Qatar 2022: Lusail Stadium bracing for big lift

source:; author: michał

Qatar 2022: Lusail Stadium bracing for big lift As confirmed by the general contractor, the final venue of the 2022 World Cup will soon see its roof lifted into place. The structure will be among the most challenging tensile cable roofs ever built.


As we wrote back in April, delivery of Lusail Stadium, the main venue for the 2022 World Cup, is slipping away ever so slightly. At the beginning of 2020 it was moved from late 2020 to 2021. Now officials are talking of delivery no sooner than by the end of 2021. However, that is still a year before the FIFA tournament, so in line with all guidelines and with a safe margin for possible last-minute works.

Lusail Stadium© CRCC-Lusail Stadium

Back in February the stadium's massive outer steel shell was completed and by April it became self-sustaining. The immense bowl based on 24 V-shaped sets of columns has a truly stunning diameter of over 300 meters (app. 310 m), with a circular footprint.

The outer shell is topped by the stadium's thick compression ring, safely in place for months. More recently, the smaller tension ring was created on what will become the playing field in the future. As confirmed by China Railway Construction Corporation, the stadium's general contractor, both rings are now connected radially with steel cables.

Lusail Stadium© CRCC-Lusail Stadium

While we don't know the exact time frame for the big lift, CRCC has confirmed works are entering the tackling stage. The operation's result will be one of the most impressive tensile cable roofs ever, with 45,000 m2 of membrane providing shade for fans.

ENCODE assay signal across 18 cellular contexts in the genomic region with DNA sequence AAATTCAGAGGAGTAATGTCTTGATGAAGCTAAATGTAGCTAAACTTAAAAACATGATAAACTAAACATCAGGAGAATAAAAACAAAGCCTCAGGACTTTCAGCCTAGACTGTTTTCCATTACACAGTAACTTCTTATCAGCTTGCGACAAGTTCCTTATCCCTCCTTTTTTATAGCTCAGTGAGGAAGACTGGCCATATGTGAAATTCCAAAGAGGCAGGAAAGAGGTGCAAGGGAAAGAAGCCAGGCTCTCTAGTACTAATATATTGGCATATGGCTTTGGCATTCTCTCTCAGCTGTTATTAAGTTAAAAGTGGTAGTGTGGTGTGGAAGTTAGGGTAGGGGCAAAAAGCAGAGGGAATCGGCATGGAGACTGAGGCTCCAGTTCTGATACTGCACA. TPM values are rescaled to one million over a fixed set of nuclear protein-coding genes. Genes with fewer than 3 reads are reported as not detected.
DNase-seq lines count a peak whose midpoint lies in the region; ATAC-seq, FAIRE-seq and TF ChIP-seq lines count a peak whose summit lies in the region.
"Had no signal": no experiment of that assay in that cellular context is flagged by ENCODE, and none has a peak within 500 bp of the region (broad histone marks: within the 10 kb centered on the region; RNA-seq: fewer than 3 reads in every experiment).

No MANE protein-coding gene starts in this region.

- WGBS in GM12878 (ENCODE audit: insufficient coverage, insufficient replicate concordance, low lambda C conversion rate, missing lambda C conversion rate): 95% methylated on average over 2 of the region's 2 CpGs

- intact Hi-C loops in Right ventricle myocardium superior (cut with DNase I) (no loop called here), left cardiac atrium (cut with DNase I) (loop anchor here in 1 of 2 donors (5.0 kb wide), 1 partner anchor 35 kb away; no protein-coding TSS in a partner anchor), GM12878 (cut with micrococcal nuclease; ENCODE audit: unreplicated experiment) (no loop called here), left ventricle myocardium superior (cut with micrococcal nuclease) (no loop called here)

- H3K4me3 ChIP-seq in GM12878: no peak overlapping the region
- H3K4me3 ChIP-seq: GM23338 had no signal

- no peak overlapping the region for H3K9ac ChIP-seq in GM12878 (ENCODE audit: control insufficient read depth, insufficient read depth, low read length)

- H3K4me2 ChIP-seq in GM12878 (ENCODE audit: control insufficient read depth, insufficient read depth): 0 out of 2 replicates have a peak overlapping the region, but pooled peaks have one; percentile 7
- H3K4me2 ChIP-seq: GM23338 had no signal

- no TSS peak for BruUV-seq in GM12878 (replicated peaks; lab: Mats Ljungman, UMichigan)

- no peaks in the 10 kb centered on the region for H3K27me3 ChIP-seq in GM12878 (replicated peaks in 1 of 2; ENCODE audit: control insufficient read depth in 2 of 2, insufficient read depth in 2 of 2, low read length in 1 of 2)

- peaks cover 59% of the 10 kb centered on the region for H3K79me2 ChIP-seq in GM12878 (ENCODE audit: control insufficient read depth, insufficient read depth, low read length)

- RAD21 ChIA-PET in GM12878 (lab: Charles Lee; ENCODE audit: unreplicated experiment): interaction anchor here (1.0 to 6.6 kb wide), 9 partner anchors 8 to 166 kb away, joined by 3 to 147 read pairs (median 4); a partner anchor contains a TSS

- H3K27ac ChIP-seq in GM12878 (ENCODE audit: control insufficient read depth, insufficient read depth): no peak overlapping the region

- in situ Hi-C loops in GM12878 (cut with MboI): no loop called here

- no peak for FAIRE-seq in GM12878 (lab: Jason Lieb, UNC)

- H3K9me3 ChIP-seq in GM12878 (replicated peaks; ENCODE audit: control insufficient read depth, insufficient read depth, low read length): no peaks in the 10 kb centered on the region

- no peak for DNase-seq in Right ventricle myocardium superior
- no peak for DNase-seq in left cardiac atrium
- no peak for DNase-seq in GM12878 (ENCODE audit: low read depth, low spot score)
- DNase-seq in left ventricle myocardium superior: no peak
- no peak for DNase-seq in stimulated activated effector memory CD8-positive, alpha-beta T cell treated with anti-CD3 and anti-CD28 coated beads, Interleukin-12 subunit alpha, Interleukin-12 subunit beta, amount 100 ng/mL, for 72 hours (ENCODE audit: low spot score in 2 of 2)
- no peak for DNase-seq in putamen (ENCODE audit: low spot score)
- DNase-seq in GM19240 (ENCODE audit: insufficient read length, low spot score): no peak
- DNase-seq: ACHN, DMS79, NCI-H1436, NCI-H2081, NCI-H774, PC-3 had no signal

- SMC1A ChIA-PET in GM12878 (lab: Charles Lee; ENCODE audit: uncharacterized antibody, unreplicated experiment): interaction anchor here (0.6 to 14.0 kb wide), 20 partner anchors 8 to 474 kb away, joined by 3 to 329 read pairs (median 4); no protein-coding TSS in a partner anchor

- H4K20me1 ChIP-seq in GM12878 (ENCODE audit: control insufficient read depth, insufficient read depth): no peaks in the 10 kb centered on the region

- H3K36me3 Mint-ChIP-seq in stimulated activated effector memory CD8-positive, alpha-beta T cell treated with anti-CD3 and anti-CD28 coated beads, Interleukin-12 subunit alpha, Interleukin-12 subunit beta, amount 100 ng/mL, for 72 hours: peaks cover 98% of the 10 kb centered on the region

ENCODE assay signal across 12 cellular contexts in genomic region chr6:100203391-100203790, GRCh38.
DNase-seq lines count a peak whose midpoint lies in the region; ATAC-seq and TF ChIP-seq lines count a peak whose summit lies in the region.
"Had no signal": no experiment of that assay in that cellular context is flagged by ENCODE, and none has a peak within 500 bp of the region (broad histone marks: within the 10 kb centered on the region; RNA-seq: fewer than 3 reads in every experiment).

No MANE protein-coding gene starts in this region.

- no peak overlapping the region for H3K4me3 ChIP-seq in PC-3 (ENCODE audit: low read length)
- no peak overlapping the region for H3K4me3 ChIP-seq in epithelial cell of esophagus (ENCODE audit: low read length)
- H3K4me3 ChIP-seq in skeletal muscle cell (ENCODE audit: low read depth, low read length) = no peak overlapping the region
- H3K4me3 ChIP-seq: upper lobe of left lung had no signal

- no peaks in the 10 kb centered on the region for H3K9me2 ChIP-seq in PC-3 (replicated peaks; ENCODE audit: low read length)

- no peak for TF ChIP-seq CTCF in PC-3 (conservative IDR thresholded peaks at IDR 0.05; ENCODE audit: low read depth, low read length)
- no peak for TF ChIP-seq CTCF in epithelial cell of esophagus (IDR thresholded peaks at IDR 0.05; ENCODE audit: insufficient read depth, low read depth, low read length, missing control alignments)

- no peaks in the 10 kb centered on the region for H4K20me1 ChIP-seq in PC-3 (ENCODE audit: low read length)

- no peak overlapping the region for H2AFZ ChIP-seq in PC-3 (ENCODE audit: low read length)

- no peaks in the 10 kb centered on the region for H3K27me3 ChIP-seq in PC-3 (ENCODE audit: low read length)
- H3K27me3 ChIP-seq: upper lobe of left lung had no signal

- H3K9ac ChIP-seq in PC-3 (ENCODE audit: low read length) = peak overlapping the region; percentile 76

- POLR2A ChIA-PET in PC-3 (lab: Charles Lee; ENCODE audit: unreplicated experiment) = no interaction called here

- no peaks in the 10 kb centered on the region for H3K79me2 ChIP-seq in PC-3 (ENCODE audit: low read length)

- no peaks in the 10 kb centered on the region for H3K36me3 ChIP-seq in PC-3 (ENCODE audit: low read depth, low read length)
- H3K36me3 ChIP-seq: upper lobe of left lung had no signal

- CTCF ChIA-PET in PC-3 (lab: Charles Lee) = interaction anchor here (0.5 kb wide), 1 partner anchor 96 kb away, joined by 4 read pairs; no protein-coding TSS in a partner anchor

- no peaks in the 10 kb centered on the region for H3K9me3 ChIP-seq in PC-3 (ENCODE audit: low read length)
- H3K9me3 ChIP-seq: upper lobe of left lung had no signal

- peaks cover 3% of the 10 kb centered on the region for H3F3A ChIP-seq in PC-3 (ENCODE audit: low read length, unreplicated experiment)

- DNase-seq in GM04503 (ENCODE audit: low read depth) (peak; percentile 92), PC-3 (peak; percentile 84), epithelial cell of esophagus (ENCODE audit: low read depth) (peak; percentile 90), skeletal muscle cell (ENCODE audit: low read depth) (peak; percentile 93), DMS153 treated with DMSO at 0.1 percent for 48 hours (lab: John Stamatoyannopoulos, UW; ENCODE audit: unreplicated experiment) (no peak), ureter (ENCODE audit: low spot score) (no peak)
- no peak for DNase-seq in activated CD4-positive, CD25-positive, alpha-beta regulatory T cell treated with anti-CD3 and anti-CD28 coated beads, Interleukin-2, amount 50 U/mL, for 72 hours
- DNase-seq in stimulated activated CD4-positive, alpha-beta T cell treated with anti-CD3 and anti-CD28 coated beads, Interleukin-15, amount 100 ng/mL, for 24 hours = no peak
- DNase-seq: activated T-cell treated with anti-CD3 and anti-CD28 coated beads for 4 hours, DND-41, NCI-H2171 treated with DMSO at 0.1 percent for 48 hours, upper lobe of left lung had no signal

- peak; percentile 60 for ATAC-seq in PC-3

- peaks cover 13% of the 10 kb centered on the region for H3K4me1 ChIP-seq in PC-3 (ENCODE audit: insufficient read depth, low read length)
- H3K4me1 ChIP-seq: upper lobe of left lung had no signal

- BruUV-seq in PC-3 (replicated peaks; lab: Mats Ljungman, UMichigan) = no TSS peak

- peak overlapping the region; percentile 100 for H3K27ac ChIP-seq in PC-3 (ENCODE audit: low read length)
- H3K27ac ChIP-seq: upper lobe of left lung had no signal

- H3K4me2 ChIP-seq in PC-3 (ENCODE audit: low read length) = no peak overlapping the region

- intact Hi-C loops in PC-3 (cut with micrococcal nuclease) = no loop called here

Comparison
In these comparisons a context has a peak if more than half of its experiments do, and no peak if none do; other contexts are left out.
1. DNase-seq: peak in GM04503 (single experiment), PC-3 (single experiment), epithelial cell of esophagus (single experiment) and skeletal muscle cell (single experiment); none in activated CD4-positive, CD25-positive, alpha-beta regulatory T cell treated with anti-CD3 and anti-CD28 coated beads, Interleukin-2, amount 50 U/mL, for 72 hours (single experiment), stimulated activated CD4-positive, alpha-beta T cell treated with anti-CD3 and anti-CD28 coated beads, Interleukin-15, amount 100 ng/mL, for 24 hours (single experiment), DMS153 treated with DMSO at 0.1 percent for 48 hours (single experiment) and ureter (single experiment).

Since we mentioned the future playing field, it's been sown back in August not far away from the stadium itself. For the next year the grass will be thoroughly taken care of to then be transported inside and fit the needs of top players in late 2022.

Lusail Stadium

Labour law improvement underway

August also brought major changes in labour laws, which will ensure greater safety to the workforce, largely from East Asia and Africa. Qatar is loosening its 'kafala' system, which for years has nearly enslaved workers under one employer, limiting their mobility, even the chance to leave the country.

Among other changes, workers will now be able to find new employment without their current employer's approval, even before the contract runs out. While it's a major step forward, praised even by strong critics of Qatar, to name just Amnesty International, it's still not enough to ensure workers are actually free.

Qatari law will still include the criminal charge of absconsion, which means leaving a job without the employer's permission. Latest batch of changes will go into effect 6 months after publication. It's worth mentioning that by that time nearly all major projects for the 2022 World Cup will be done and over with, which means Qatari authorities have waited with the changes until the tournament's preparations are nearly complete.